Dozens will run for CBRM council, including 6 contenders for mayor
55 candidates are running in October's municipal election, but less than one-quarter are women
Voters in Cape Breton Regional Municipality will have a total of 55 candidates to choose from to fill 12 council seats and the mayor's chair in October.
Six are running for mayor, including the incumbent Cecil Clarke, who said he wasn't going to reoffer for a third term — but changed his mind.
Cape Breton University political scientist Tom Urbaniak said with only half the council reoffering, candidates are likely sensing an opportunity for change.
"This is a dynamic election, there is no question about it," he said. "Six of the council seats do not have an incumbent running and usually when you don't have an incumbent running ... that is absolutely an incentive for new people to look at the office and look at their chance."
Urbaniak said there may also be increased interest in the top job because Clarke had said in 2016 he would not run for a third term.
The incumbent mayor may also have lost a few votes by running for the leadership of the provincial PC Party in 2018, Urbaniak said.
Mayor job 'full-time plus'
"The job of mayor of CBRM is full-time plus, so anything that you do that takes you away from the job for part of your mandate, especially if it's in relation to other political ambitions, that does open up an opportunity for potential successors."
In addition to Clarke, others running for mayor include former District 8 Coun. Amanda McDougall, and in alphabetical order, Chris Abbass, Kevin MacEachern, Archie MacKinnon and John Strasser. Gordon MacPherson was running, but withdrew from the race Wednesday.
While 55 candidates have filed nomination papers for CBRM mayor and 12 council positions, they have until the end of the day on Wednesday to withdraw. After that, their names will definitely be on the ballots.
Clarke is a former Progressive Conservative MLA and cabinet minister. McDougall is executive director of the environmental organization ACAP Cape Breton and one-term councillor for District 8. Urbaniak said she is the most high-profile candidate gunning for the mayor's seat.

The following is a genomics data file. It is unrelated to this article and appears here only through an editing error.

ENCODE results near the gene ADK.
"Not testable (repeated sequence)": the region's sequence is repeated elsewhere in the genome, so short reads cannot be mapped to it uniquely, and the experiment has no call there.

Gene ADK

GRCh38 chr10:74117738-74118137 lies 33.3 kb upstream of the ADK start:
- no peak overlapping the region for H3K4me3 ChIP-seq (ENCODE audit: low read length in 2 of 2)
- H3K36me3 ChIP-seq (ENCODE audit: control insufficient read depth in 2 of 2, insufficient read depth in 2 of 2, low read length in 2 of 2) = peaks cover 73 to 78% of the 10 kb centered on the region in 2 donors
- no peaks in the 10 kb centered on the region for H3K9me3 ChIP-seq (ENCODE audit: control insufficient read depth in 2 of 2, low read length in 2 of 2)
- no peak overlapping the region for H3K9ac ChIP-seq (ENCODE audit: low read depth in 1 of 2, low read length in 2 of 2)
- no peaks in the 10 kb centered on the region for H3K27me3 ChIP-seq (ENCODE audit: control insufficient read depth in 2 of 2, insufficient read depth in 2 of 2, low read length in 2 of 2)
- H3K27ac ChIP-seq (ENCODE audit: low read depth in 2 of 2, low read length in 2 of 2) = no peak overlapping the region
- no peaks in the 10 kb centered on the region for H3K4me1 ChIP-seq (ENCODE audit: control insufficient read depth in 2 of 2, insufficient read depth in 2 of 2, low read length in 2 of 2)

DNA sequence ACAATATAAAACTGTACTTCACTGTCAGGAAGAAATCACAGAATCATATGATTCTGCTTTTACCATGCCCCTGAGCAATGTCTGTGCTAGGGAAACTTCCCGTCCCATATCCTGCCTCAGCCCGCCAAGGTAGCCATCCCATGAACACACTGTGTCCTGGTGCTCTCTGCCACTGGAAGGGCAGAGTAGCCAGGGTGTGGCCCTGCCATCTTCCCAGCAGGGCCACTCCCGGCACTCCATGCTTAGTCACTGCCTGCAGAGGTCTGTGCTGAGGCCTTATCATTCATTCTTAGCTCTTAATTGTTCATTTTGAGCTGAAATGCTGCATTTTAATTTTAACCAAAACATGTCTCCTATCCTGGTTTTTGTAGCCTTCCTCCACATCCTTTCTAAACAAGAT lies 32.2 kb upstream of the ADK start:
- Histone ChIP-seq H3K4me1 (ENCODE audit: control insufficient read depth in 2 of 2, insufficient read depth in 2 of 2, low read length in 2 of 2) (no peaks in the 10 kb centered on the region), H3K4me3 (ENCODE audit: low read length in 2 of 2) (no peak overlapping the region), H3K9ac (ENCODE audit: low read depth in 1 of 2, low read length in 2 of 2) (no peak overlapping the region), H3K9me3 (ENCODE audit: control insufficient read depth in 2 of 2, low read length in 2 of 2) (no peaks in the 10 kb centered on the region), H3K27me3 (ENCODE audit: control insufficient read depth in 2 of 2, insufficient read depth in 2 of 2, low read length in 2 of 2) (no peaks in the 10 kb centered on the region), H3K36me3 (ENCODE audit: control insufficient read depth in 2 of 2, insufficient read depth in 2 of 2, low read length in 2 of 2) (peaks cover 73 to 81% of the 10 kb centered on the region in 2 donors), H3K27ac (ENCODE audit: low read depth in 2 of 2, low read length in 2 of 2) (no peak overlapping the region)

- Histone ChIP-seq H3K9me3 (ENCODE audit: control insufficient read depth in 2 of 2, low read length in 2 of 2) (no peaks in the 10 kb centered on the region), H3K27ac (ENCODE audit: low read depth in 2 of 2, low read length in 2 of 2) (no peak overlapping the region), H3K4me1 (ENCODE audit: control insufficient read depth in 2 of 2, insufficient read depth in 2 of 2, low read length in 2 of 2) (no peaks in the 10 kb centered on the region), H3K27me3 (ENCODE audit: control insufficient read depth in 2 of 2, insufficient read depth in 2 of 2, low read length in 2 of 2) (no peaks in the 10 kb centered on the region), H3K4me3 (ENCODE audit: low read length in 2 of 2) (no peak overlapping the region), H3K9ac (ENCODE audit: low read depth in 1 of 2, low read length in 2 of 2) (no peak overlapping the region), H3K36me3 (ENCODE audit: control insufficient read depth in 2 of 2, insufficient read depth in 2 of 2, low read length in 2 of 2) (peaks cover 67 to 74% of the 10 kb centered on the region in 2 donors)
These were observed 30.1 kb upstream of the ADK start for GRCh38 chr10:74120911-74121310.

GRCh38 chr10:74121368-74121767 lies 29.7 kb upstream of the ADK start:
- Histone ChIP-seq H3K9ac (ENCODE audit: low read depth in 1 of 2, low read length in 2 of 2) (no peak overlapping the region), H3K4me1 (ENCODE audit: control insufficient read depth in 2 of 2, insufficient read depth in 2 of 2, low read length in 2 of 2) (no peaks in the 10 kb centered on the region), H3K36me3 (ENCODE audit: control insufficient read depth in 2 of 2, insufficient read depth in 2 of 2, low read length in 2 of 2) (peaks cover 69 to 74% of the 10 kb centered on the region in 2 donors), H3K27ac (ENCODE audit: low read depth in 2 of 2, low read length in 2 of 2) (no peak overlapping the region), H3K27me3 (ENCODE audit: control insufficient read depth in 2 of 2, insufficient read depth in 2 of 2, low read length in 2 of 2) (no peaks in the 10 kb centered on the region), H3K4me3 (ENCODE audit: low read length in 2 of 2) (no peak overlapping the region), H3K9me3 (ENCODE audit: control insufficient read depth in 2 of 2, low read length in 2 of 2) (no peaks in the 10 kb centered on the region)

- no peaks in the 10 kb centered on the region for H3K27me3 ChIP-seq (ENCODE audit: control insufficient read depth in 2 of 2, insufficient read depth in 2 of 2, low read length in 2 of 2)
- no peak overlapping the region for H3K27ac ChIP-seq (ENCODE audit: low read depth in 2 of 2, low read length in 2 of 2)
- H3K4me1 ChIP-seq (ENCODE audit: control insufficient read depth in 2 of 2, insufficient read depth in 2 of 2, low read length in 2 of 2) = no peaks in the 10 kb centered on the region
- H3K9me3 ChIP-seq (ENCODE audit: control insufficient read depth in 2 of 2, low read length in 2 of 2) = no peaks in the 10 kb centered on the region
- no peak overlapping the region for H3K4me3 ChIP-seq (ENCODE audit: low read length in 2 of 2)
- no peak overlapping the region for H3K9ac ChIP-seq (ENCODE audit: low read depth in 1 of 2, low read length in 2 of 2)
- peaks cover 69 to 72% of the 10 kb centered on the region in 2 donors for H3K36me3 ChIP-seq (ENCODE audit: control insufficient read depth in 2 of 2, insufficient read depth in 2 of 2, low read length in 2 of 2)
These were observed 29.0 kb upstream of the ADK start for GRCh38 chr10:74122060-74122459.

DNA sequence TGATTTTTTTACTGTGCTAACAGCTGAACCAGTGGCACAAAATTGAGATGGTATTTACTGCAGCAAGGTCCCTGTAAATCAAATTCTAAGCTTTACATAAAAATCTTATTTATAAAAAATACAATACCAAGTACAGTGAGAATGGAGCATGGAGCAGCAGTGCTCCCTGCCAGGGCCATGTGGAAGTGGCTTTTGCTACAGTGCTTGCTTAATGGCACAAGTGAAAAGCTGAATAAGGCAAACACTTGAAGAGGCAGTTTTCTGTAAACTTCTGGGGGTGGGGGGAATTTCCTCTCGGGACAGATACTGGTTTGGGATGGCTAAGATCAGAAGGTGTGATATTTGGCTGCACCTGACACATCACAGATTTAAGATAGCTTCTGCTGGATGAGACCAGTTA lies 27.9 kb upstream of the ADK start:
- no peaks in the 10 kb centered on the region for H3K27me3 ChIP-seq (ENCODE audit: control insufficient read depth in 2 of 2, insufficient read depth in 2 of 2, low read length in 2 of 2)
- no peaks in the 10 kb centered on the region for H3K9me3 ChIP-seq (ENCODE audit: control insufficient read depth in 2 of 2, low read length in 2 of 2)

Abbass is originally from Sydney. He retired after working out west for the last decade in hospitality and sales and returned home. MacKinnon is a Sydney Mines carpenter who ran unsuccessfully for the provincial NDP in the 1990s and ran unsuccessfully as an independent in last year's federal election.
MacEachern owns several businesses in Sydney and Strasser is a retired metallurgical engineer from Whitney Pier who was president of St. Clair College of Applied Arts and Technology in Windsor, Ont., until he retired in 2015 and moved back to Cape Breton.
Five candidates ran for CBRM mayor in 2012, but that race ended up as a contest between Clarke and Rankin MacSween. Clarke won his first term with more than 9,800 votes over MacSween, with the other contenders trailing a considerable distance behind.
In 2016, it was solely a rematch between Clarke and MacSween. MacSween narrowed the gap considerably, but still lost by 1,331 votes.
Separation strategy needed
Urbaniak said incumbents traditionally have an advantage. With a crowded field of candidates for council and for mayor, the best strategy is to come on strong early to try to create a two-way race.
"In these next few days and in the next couple of weeks, it's going to be very critical for a serious challenger to blanket the municipality with communication," he said.
That includes billboards and signs, telephone calls, mail-outs and social media, Urbaniak said.
The districts without incumbents running will be interesting to watch, but Urbaniak said not all of the incumbents will have an easy time.
Some have serious challengers and with concerns about the COVID-19 pandemic and a possible second wave this fall, candidates will have to be creative to reach voters directly and safely, he said.
"In this case, I wouldn't be surprised if a few of the incumbents are actually sweating a little bit and are realizing that they have to run a serious campaign if they want to retain their seats," Urbaniak said.
Urbaniak said women are noticeably under-represented. Only 12 of the 55 candidates are female.
"It's unfortunate because the burden of actually running most of the community and grassroots organizations falls to women, but there is a persistent gender barrier when it comes to politics," he said.
In addition to CBRM mayor and council, eligible Francophone voters can choose from Clermont "Monty" Charland and Marcel Lefort in the race for one seat on the Conseil scolaire acadien provincial (CSAP) school board.
CBRM returning officer Deborah Campbell Ryan says the full list of officially nominated candidates will be posted online after 4 p.m. Wednesday, after the deadline for withdrawals has passed.
Port Hawkesbury mayor in a race
Meanwhile, in the only other municipal unit on Cape Breton Island with a mayoral system, Brenda Chisholm-Beaton is reoffering for Town of Port Hawkesbury mayor and is facing her first contest.
The one-term town councillor was acclaimed as mayor in 2016, but this time will face challenger Archie MacLachlan, president of the unionized workers at Port Hawkesbury Paper, who filed mayoral nomination papers on Tuesday.
Seven candidates, including incumbent councillors Hughie MacDougall, Mark MacIver and Blaine MacQuarrie, are running for four at-large seats on Port Hawkesbury town council.
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